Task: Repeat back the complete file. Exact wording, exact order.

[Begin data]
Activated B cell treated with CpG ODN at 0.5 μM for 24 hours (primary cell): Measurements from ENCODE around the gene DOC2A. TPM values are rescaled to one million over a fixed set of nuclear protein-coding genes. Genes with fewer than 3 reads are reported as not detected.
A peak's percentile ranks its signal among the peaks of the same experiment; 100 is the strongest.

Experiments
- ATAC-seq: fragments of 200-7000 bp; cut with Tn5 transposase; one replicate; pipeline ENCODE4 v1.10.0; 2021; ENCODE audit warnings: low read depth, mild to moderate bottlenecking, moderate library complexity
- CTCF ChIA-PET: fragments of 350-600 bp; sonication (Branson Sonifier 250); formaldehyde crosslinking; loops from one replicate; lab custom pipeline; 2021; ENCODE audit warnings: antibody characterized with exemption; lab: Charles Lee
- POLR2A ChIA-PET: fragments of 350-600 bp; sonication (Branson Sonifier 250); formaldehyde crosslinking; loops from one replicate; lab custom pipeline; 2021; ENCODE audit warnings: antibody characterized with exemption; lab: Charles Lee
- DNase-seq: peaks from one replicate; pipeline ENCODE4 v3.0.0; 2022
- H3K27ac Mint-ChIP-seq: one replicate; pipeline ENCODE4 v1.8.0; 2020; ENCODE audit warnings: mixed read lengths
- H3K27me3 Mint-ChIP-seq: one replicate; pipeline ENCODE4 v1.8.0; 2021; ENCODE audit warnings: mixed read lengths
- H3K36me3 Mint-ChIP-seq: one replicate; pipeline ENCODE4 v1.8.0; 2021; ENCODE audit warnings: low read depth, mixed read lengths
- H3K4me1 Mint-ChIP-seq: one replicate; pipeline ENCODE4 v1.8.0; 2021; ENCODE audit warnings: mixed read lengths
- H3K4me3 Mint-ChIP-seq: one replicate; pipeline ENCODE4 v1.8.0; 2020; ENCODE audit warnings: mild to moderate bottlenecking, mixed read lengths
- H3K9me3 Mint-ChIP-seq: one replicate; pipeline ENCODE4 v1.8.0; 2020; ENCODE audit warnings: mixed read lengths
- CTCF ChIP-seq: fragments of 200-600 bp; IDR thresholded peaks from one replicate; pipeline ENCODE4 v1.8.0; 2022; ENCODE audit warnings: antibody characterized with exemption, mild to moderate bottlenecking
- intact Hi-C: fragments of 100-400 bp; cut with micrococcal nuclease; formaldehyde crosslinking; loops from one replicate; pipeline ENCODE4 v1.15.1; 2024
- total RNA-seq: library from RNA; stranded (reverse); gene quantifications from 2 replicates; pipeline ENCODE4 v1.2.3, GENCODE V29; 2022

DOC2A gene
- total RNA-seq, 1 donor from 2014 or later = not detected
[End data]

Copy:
Activated B cell treated with CpG ODN at 0.5 μM for 24 hours (primary cell): Measurements from ENCODE around the gene DOC2A. TPM values are rescaled to one million over a fixed set of nuclear protein-coding genes. Genes with fewer than 3 reads are reported as not detected.
A peak's percentile ranks its signal among the peaks of the same experiment; 100 is the strongest.

Experiments
- ATAC-seq: fragments of 200-7000 bp; cut with Tn5 transposase; one replicate; pipeline ENCODE4 v1.10.0; 2021; ENCODE audit warnings: low read depth, mild to moderate bottlenecking, moderate library complexity
- CTCF ChIA-PET: fragments of 350-600 bp; sonication (Branson Sonifier 250); formaldehyde crosslinking; loops from one replicate; lab custom pipeline; 2021; ENCODE audit warnings: antibody characterized with exemption; lab: Charles Lee
- POLR2A ChIA-PET: fragments of 350-600 bp; sonication (Branson Sonifier 250); formaldehyde crosslinking; loops from one replicate; lab custom pipeline; 2021; ENCODE audit warnings: antibody characterized with exemption; lab: Charles Lee
- DNase-seq: peaks from one replicate; pipeline ENCODE4 v3.0.0; 2022
- H3K27ac Mint-ChIP-seq: one replicate; pipeline ENCODE4 v1.8.0; 2020; ENCODE audit warnings: mixed read lengths
- H3K27me3 Mint-ChIP-seq: one replicate; pipeline ENCODE4 v1.8.0; 2021; ENCODE audit warnings: mixed read lengths
- H3K36me3 Mint-ChIP-seq: one replicate; pipeline ENCODE4 v1.8.0; 2021; ENCODE audit warnings: low read depth, mixed read lengths
- H3K4me1 Mint-ChIP-seq: one replicate; pipeline ENCODE4 v1.8.0; 2021; ENCODE audit warnings: mixed read lengths
- H3K4me3 Mint-ChIP-seq: one replicate; pipeline ENCODE4 v1.8.0; 2020; ENCODE audit warnings: mild to moderate bottlenecking, mixed read lengths
- H3K9me3 Mint-ChIP-seq: one replicate; pipeline ENCODE4 v1.8.0; 2020; ENCODE audit warnings: mixed read lengths
- CTCF ChIP-seq: fragments of 200-600 bp; IDR thresholded peaks from one replicate; pipeline ENCODE4 v1.8.0; 2022; ENCODE audit warnings: antibody characterized with exemption, mild to moderate bottlenecking
- intact Hi-C: fragments of 100-400 bp; cut with micrococcal nuclease; formaldehyde crosslinking; loops from one replicate; pipeline ENCODE4 v1.15.1; 2024
- total RNA-seq: library from RNA; stranded (reverse); gene quantifications from 2 replicates; pipeline ENCODE4 v1.2.3, GENCODE V29; 2022

DOC2A gene
- total RNA-seq, 1 donor from 2014 or later = not detected